I never know how to react.  I only have two options, ignore it or go nuts on the boy.  With this disease I carry, I work really hard never to overreact.  I try to do everything in my power not to let loose, not because I don’t lose my temper like everyone else, but because I can take it too far; so easily.  I know that I can say hurtful things without thinking, especially when my anger is engaged.  And the truth is while my son deserves my attention and me correcting him when he is wrong, he has never done anything to deserve my disdain.

I have nightmares.  Many of nightmares revolve around the stories I have heard from my grandmother who also had this disease.  I accept that she had it in a time when medicine wasn’t as prevalent, and doctors truly didn’t understand mental disease.  But the things that she did during her episodes sincerely scare me.  I am just like her in so many ways, could I be just like her in this?  Would I ever take a knife and shove it in the direction of my children? Will I ever forget to change or feed a crying child for hours on end? Would I ever damage my children the in the ways that hers were?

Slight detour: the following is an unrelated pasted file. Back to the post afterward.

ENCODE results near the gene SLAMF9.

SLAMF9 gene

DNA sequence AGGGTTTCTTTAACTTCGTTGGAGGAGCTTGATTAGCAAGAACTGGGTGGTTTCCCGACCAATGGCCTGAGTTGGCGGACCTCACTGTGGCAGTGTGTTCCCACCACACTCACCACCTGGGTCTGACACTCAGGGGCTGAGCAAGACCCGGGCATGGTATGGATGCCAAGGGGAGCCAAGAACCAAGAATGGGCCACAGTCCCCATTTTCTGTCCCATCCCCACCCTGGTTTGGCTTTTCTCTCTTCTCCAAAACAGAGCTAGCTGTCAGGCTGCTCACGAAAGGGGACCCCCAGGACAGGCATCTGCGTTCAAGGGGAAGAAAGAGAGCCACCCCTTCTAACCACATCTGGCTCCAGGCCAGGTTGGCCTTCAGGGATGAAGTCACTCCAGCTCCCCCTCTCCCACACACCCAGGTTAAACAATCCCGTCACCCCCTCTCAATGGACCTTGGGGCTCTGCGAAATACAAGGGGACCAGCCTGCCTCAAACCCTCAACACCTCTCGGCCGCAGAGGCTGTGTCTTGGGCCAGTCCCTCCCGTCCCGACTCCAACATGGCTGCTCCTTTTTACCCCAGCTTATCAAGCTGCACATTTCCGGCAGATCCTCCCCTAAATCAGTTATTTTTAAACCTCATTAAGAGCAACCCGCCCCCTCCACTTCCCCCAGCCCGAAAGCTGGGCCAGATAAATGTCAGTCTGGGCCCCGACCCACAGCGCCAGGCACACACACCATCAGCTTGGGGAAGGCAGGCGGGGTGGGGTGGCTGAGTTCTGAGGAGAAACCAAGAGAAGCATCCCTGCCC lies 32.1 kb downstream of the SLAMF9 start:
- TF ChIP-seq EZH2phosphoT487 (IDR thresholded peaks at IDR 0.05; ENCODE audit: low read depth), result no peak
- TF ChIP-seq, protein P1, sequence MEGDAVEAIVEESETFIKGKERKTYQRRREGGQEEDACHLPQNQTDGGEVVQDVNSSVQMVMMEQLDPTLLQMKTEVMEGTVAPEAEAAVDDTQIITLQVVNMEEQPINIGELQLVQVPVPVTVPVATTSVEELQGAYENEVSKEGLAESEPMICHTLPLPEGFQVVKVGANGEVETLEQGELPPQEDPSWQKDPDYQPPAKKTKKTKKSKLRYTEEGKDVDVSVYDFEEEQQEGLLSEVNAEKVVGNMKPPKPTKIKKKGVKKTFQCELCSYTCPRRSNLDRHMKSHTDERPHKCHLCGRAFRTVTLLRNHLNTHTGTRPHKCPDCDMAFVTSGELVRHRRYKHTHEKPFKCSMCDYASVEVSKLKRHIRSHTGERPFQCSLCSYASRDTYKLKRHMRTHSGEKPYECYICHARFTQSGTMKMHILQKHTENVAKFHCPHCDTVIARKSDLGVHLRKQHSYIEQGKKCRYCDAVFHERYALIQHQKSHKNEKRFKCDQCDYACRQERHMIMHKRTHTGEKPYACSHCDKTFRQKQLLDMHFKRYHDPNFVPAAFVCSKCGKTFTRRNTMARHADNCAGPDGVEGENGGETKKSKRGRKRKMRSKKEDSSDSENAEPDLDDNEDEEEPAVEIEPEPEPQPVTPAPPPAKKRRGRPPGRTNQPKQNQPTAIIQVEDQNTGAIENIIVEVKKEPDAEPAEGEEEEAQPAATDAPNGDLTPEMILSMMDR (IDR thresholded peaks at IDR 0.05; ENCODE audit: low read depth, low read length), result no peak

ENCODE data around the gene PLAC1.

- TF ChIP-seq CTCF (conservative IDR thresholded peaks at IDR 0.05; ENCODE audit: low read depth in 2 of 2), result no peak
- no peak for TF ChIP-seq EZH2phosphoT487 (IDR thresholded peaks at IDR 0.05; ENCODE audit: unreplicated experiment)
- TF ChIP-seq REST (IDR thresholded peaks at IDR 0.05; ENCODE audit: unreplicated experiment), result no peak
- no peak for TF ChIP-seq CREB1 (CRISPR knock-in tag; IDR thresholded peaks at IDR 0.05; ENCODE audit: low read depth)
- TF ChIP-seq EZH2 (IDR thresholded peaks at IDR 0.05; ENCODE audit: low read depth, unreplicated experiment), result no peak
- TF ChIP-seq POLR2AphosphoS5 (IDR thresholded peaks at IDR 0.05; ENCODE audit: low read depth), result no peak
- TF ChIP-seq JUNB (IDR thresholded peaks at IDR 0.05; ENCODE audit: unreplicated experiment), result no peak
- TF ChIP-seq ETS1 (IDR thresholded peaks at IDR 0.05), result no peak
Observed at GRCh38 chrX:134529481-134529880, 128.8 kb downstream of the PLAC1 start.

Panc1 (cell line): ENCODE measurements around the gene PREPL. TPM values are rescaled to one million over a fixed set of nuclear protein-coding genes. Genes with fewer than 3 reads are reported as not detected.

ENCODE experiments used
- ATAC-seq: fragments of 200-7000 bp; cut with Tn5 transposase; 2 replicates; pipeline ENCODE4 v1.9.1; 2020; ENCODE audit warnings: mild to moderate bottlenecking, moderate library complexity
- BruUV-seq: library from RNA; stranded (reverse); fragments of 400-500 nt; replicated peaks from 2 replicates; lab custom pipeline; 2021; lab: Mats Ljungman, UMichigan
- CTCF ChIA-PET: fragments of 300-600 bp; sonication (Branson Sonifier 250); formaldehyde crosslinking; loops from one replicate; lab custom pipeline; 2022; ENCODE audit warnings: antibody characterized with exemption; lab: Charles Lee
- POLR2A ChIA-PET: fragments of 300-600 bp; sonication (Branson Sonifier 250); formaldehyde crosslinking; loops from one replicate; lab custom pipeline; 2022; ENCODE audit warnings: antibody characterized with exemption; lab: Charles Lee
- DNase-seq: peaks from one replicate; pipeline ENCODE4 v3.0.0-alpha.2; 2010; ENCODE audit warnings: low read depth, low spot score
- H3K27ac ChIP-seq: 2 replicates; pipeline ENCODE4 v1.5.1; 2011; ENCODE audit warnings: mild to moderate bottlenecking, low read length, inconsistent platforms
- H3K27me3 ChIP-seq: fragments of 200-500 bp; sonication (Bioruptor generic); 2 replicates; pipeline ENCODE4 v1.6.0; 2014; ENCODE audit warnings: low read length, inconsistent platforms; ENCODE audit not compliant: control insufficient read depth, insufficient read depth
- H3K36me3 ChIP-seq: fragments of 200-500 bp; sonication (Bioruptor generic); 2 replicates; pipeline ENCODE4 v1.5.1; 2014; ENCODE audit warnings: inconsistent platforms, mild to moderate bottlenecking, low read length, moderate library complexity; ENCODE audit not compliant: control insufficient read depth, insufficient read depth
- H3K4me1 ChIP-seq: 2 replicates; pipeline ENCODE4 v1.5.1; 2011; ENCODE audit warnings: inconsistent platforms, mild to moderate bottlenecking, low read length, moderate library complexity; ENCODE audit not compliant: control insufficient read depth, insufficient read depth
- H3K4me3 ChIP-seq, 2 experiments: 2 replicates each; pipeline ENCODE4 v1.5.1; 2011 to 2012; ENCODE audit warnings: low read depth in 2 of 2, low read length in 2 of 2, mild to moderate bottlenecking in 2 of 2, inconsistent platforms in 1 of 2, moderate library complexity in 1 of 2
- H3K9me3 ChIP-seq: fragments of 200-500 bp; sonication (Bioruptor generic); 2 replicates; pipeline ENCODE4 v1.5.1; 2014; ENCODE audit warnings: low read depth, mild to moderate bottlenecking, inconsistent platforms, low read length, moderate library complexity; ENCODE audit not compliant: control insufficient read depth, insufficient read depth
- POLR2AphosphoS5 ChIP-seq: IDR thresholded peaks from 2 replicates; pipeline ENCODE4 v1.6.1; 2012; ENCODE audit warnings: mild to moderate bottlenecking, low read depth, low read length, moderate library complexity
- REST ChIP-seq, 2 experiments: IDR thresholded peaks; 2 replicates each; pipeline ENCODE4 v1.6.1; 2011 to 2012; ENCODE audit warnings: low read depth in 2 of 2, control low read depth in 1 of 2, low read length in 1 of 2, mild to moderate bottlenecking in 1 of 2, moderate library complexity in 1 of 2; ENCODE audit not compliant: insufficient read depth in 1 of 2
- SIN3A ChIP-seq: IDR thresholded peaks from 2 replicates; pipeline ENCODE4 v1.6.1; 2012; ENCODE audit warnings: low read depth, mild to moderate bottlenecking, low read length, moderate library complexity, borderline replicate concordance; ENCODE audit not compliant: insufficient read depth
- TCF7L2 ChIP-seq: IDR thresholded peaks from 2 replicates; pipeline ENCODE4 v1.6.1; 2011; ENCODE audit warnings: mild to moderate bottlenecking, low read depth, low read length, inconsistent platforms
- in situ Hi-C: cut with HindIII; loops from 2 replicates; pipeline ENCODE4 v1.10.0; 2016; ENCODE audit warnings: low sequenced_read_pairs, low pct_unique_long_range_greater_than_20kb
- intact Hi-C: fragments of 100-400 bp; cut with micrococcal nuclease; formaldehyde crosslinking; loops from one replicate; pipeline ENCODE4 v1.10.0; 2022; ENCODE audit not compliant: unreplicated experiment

I am honest enough to admit that every mother and every father damages their children in some way.  We are the greatest influencers in their lives until the day they leave our watch.  We decide in many, many ways who they are going to be, the ways they will dress and present themselves, their self-worth, their intelligence; things so basic that our society puts a price on them as easily as they do the milk we drink.  In the war between nature and nuture, the scales tip towards nuture.  We can surpress nature, but the nuture or lack thereof is something every child will know.